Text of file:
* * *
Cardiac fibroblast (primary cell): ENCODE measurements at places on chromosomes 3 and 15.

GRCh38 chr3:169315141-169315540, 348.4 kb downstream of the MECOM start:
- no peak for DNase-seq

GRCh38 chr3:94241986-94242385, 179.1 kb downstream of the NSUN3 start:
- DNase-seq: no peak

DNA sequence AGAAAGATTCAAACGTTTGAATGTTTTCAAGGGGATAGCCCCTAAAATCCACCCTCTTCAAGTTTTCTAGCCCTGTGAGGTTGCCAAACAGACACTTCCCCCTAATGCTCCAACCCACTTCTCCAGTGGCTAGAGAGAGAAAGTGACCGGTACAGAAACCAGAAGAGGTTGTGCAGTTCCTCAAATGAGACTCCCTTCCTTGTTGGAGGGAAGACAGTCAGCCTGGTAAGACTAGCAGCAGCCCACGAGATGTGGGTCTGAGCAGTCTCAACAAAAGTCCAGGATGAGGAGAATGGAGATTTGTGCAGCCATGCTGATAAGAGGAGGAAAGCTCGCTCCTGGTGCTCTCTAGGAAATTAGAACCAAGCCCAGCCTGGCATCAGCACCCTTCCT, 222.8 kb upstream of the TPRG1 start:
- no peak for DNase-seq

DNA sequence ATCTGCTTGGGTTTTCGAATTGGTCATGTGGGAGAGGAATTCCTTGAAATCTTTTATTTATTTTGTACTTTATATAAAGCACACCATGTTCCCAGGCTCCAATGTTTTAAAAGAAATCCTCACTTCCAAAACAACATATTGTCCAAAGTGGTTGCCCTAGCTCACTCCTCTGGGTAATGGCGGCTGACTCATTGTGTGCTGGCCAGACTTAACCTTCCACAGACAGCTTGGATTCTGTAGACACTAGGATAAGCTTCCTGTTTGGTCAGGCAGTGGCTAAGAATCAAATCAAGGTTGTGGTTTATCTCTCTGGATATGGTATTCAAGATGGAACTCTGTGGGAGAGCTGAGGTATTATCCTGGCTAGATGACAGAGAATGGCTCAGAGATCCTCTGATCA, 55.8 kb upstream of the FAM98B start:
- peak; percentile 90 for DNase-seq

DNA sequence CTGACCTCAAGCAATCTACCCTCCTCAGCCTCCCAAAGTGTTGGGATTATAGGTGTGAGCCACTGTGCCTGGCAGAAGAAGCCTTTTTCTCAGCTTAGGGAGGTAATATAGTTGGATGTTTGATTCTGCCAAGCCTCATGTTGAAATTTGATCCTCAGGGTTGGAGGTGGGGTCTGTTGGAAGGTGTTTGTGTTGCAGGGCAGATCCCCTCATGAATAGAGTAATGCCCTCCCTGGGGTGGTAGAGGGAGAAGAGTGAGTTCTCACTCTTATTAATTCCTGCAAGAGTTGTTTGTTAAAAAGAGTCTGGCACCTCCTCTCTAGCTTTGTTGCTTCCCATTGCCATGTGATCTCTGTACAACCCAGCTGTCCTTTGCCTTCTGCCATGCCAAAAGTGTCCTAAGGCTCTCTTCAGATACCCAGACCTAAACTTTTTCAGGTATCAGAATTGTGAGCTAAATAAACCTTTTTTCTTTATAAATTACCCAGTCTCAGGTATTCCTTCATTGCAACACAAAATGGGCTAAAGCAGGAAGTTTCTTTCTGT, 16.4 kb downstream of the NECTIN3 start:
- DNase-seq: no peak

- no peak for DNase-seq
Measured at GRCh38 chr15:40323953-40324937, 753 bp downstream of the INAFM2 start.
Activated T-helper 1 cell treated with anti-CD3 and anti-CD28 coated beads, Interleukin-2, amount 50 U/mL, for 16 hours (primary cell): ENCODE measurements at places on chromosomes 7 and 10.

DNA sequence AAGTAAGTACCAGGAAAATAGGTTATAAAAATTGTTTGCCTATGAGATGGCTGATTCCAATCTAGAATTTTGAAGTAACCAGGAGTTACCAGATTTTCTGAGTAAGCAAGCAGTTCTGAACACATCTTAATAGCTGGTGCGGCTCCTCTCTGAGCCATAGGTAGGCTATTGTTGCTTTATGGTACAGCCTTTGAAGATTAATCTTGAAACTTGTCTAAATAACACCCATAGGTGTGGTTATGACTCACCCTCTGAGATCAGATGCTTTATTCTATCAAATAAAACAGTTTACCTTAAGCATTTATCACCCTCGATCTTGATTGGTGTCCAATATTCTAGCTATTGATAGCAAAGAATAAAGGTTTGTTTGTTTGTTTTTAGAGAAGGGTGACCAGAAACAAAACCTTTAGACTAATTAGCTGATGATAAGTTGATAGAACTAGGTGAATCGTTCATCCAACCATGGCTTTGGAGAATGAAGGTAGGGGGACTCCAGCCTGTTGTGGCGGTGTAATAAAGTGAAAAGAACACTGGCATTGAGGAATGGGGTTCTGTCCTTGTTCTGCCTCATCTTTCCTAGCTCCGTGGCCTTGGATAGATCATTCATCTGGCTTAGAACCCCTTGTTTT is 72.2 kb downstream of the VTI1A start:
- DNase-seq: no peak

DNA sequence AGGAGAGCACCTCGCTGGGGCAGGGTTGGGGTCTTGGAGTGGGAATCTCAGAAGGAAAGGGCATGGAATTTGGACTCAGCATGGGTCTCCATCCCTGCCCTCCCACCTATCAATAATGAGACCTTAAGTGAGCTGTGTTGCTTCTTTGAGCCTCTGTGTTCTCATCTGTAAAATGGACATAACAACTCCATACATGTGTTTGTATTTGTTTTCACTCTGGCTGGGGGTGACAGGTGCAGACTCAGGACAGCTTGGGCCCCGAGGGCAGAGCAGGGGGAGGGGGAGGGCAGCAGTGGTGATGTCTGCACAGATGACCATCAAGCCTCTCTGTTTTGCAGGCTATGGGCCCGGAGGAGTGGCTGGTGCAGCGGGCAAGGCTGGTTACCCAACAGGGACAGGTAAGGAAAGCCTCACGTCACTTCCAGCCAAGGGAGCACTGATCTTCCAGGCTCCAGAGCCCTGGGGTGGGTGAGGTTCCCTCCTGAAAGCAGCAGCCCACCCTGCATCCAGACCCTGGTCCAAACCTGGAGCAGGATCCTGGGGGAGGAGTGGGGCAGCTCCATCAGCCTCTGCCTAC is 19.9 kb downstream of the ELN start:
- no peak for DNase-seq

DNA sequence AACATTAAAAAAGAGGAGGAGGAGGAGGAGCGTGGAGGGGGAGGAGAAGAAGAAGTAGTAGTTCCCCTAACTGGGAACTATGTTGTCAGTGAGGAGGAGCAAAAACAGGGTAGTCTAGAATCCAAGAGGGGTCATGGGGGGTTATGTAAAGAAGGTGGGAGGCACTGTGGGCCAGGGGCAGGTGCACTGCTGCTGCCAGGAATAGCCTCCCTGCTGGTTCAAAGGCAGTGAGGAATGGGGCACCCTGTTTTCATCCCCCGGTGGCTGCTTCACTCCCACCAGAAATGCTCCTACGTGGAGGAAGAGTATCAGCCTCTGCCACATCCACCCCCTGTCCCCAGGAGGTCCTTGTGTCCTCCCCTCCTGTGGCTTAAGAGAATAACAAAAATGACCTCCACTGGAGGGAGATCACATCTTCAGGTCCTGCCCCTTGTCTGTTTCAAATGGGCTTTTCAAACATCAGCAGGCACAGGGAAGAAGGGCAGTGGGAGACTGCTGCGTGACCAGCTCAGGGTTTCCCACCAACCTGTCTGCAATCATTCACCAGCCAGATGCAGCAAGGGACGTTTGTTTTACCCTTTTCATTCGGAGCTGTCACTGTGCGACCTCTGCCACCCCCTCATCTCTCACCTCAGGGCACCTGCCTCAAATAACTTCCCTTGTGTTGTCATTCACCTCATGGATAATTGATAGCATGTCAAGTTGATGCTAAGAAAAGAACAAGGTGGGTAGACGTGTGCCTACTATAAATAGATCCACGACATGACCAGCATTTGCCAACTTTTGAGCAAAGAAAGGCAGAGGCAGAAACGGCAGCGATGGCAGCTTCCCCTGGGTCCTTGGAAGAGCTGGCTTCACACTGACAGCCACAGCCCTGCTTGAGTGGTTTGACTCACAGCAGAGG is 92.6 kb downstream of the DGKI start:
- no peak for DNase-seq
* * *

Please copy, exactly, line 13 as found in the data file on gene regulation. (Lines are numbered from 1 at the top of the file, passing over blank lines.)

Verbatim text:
Measured at GRCh38 chr15:40323953-40324937, 753 bp downstream of the INAFM2 start.